Bhujangasana (Sanskrit: भुजंगासन; IAST: Bhujaṅgāsana) or Cobra Pose is a reclining back-bending asana in hatha yoga and modern yoga as exercise. It is commonly performed in a cycle of asanas in Surya Namaskar, Salute to the Sun, as an alternative to Urdhva Mukha Svanasana, Upward Dog Pose. The Yin Yoga form is Sphinx Pose.
Etymology and origins
The name Bhujangasana comes from the Sanskrit words भुजंग bhujaṅga, "cobra" and आसन āsana, "posture" or "seat", from the resemblance to a cobra with its hood raised and was described in the 17th century hatha yoga text Gheranda Samhita in chapter 2, verses 42–43. In the 19th century Sritattvanidhi, the pose is named सरपासन Sarpāsana, "Serpent Pose", from सरप, sarpa[m], "serpent" or "snake". It is described and illustrated in halftone as Bhujangasana in the 1905 Yogasopana Purvacatuska.
Urdhva Mukha Shvanasana (Sanskrit: ऊर्ध्वमुखश्वानासन IAST: Urdhva mukha śvānāsana) is from the Sanskrit ऊर्ध्व Urdhva, "upwards"; मुख Mukha, "face"; and श्वान Shvana, "dog". The pose is one of those (along with Downward Dog) introduced by Krishnamacharya in the mid-20th century from Surya Namaskar, Salute to the Sun. That exercise was not until then considered to be yoga. It was later taught by his pupils Pattabhi Jois and B. K. S. Iyengar.
Bhujangasana is named for its resemblance to a cobra with its hood raised.
Sarpasana, Serpent Pose, in the Sritattvanidhi
Bhujangasana in Yogasopana, 1905
The pose may be entered from a prone position or from Downward Dog. The palms are placed under the shoulders, pushing down until the hips lift slightly. The backs of the feet rest on the ground, the legs outstretched; the gaze is directed forwards, giving the preparatory pose. For the full pose, the back is arched until the arms are straight, and the gaze is directed straight upwards or a little backwards. In Bhujangasana the legs remain on the ground,whereas in Upward Dog the hips, thighs and knees are lifted slightly off the ground. Salabhasana, Locust pose, or Sphinx pose can be used to prepare for bhujangasana.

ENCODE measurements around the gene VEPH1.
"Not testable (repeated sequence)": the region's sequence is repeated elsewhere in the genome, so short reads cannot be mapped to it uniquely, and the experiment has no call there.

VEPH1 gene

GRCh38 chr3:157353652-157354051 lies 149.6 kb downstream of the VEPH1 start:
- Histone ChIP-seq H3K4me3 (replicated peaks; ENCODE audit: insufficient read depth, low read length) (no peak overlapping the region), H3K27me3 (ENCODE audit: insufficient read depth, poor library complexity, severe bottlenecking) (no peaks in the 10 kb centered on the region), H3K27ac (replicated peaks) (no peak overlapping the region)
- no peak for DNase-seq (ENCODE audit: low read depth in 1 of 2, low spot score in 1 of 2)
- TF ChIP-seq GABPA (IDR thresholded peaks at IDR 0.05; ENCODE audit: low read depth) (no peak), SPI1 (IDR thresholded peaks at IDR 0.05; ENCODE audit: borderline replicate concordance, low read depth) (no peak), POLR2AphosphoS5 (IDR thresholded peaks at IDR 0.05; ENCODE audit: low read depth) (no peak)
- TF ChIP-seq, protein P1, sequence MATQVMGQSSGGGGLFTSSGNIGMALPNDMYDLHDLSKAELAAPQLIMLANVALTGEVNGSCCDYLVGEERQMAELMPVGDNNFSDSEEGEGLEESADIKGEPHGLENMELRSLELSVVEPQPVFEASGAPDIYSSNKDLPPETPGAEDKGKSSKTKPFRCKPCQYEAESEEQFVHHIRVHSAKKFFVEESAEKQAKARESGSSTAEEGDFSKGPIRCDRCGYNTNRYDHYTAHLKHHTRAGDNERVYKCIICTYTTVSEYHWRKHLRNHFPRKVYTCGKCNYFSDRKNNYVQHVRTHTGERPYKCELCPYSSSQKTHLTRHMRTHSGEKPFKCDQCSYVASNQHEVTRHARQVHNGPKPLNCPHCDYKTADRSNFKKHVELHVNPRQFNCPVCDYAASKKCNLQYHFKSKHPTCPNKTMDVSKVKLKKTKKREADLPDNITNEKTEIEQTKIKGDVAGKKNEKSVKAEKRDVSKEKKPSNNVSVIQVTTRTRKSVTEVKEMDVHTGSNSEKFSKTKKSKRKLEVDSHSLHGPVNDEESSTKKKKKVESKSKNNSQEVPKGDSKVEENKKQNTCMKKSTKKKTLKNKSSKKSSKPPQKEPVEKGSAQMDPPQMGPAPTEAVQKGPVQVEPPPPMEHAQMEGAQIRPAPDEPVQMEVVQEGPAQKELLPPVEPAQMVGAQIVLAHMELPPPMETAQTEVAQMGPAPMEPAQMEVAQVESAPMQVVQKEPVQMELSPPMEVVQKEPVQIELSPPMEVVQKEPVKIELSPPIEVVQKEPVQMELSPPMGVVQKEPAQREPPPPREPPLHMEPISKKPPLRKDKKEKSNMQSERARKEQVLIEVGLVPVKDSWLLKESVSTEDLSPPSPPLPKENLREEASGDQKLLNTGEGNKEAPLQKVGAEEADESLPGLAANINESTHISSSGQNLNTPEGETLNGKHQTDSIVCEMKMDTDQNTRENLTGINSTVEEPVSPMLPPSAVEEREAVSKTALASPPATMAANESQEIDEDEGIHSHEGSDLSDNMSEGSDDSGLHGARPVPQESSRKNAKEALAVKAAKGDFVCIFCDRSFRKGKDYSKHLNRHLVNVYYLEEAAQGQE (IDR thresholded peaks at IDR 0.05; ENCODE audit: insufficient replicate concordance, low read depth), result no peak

An easier variant is Sphinx Pose, sometimes called Salamba Bhujangasana (षलम्ब भुजंगासन), in which the forearms rest on the ground, giving a gentler backbend. It is used in the long holds of Yin Yoga, either with the forearms on the ground or with the arms straightened.
Ardha Mukha Shvanasana, Upward Dog, is entered with an inhalation from a prone position (or from Chaturanga Dandasana or Ashtanga Namaskara in a Surya Namaskar cycle), taking the feet a little apart. The legs are stretched out straight, the toes out (not tucked under), and the weight of the body is supported on the hands with outstretched arms so the hips are off the ground. The gaze is directed straight upwards, so the neck and back are arched.
- Urdhva Mukha Shvanasana, Upwards Dog pose, a similar reclining backbend
- Makarasana, Crocodile pose, reclining
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Sphinx Pose is the infant of backbends.
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